You may have heard that Captain America is… different now. It might seem that the change is coming out of nowhere, but it probably not.
Born on 4 July 1918, Steve Rogers is the first man to be called Captain America. The Super-Soldier Serum that made him a peak physical specimen during World War II also kept him youthful. But when a villain in a 2014 storyline drained the Super-Soldier Serum from Steve Rogers' body, he aged decades in an instant and became too feeble to wield his shield.
Steve then passed the red-white-and-blue costume to his friend and partner Sam Wilson, who previously fought bad guys as the Falcon. Sam's tenure as the new Cap has been controversial in the real world and in the Marvel Universe. Despite a recent falling out between the two former partners, both men wound up working together to investigate SHIELD's use of Cosmic Cube fragments to brainwash supervillains in the sleepy suburb of Pleasant Hill.
These fragments became self-aware in the form of a four-year-old girl called Kobik, who used her powers to make Steve young and buff again. In the Avengers Standoff crossover, Bucky, Steve and Sam — who've all been Captain America at one point — fought alongside various Avengers squads to capture the supervillains who were violently revolting against what was done to them. In the beginning of that storyline, Kobik zapped Steve with her powers. It looked like a playful moment but could actually have been the start of something sinister.
The first issue of Steve's new comic shows never-before-seen moments from his past, where it seems like he's being recruited in Hydra, the evil terrorist organisation who are pretty much Nazis.
Remember, Cosmic Cubes have almost always been used by villains who wanted to reshape reality and rule the world and blah, blah, blah.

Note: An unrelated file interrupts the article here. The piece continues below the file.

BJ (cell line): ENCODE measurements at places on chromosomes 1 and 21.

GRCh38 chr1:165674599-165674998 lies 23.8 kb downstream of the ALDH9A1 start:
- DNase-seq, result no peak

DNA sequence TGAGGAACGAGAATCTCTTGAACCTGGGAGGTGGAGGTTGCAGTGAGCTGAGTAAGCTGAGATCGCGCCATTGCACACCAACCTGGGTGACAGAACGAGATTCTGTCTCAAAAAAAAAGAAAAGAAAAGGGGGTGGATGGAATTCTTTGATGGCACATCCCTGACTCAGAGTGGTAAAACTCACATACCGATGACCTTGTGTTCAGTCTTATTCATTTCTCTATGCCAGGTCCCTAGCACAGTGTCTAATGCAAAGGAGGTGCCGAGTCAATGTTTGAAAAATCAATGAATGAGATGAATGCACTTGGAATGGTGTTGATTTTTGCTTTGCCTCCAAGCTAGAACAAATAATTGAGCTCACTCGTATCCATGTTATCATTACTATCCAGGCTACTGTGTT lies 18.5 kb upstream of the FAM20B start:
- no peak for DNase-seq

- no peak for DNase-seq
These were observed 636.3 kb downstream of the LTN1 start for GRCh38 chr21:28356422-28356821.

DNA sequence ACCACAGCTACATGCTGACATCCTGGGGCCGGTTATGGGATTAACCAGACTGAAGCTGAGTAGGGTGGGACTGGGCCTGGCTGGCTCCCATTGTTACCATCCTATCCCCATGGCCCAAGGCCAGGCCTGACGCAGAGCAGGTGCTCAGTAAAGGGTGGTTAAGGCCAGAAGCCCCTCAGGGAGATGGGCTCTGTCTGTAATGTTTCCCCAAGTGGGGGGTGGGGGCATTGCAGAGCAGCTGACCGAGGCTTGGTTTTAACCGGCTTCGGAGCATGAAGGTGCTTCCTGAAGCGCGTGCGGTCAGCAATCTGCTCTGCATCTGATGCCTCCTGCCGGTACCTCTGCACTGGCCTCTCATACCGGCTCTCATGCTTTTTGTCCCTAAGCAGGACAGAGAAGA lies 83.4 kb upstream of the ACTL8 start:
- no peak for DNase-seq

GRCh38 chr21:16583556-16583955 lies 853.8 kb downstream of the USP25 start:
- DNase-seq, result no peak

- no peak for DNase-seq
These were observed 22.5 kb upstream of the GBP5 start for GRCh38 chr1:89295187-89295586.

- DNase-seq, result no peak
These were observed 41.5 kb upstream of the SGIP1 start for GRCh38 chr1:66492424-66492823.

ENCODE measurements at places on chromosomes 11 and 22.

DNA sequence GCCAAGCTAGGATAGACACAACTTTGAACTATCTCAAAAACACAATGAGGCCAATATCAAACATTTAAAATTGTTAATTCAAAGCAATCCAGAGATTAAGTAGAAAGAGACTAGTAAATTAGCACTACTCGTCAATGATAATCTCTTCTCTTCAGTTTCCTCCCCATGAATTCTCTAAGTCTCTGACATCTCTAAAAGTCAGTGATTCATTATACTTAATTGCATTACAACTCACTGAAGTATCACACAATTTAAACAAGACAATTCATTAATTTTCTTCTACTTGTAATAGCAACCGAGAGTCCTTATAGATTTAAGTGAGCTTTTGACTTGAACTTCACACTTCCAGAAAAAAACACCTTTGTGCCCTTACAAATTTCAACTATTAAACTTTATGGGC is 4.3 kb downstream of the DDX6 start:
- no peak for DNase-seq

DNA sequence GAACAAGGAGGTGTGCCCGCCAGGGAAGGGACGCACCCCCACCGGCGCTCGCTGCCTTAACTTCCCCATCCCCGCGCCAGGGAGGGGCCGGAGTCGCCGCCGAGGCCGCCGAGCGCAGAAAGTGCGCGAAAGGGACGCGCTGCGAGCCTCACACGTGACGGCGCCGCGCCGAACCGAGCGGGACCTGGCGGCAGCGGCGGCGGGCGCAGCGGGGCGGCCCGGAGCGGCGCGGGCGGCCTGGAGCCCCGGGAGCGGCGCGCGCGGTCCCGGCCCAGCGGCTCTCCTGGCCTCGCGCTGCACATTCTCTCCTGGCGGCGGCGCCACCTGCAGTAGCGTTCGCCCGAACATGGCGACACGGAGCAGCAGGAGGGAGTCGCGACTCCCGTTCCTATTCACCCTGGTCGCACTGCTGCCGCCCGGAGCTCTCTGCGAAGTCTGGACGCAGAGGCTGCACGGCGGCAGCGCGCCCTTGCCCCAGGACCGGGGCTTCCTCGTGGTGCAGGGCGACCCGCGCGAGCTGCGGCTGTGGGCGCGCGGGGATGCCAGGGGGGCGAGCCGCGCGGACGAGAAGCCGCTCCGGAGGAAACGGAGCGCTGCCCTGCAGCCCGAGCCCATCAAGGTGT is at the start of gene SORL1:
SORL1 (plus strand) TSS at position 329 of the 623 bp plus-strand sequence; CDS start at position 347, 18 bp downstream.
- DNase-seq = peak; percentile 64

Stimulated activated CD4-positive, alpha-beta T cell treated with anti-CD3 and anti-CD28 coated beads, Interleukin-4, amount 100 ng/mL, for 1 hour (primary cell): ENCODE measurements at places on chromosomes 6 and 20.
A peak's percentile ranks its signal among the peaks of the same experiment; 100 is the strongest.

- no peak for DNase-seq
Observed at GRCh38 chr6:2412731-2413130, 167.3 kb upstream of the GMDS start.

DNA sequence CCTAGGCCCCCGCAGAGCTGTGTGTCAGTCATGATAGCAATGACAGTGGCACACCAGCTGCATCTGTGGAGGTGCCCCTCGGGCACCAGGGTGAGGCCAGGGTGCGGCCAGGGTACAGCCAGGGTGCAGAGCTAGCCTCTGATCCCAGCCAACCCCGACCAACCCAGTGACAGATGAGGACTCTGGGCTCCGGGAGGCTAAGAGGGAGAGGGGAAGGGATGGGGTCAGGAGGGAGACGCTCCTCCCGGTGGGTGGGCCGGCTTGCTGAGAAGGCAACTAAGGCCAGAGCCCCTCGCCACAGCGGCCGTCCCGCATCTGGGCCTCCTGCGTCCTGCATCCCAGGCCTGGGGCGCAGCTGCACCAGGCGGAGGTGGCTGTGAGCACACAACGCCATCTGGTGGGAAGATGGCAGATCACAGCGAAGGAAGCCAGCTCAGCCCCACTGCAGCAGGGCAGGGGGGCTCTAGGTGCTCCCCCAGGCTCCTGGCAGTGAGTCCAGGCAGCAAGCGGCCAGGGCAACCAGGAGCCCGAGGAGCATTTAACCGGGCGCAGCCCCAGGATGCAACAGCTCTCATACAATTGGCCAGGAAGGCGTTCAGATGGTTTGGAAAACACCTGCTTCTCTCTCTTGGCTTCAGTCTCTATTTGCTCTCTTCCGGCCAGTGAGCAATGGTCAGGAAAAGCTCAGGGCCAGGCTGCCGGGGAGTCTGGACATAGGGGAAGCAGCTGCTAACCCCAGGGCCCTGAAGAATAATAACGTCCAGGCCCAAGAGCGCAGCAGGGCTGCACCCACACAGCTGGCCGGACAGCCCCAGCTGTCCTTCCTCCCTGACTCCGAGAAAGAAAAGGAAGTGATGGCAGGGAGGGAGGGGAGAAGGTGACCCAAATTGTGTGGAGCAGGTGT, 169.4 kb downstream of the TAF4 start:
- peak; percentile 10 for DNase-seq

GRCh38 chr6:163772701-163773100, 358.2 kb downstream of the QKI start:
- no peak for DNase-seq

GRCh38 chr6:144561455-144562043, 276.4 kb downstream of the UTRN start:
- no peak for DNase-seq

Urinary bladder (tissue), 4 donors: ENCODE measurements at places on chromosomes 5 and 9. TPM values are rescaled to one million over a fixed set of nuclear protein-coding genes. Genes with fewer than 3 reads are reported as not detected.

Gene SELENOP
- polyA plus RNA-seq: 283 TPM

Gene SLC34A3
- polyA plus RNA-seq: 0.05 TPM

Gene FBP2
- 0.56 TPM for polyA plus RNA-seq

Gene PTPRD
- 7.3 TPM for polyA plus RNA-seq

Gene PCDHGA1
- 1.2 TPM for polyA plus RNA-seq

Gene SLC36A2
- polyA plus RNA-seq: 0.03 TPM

Even though she seems to be an innocent little girl, Kobik is made of pieces of different Cosmic Cubes, some of which might still have the imprint of the bad guys who used them. In the first issue of Thunderbolts — a team of reforming villains who were inmates in Pleasant Hill — several sequences make it clear that she doesn't have a grip on the consequences and moral implications of her enormous power.
Later in Thunderbolts #1, Bucky and Moonstone argue over leadership of the team and the more powerful villainess says that whoever takes the stone from her body can be top dog.
It's possible that some villainous influence from previous Cosmic Cube users may be screwing with Kobik's preschool sense of proportion and right and wrong. Little kids already don't have much grasp on that stuff but a child grown from remnants of galactic artefacts used mainly for evil might have even less.
Whatever twisted legacy has worked its way into Kobik's head may have led her to pervert Steve Rogers' memories and turn him into a Captain America that says "Hail Hydra." Steve even says he feels like a stranger in his own body. Of course, there could be another reason, like the telepathic powers that the Red Skull gained from stealing Professor X's brain — this is superhero comics, after all — but a messed-up preschooler with Cosmic Cube powers seems like a very likely culprit.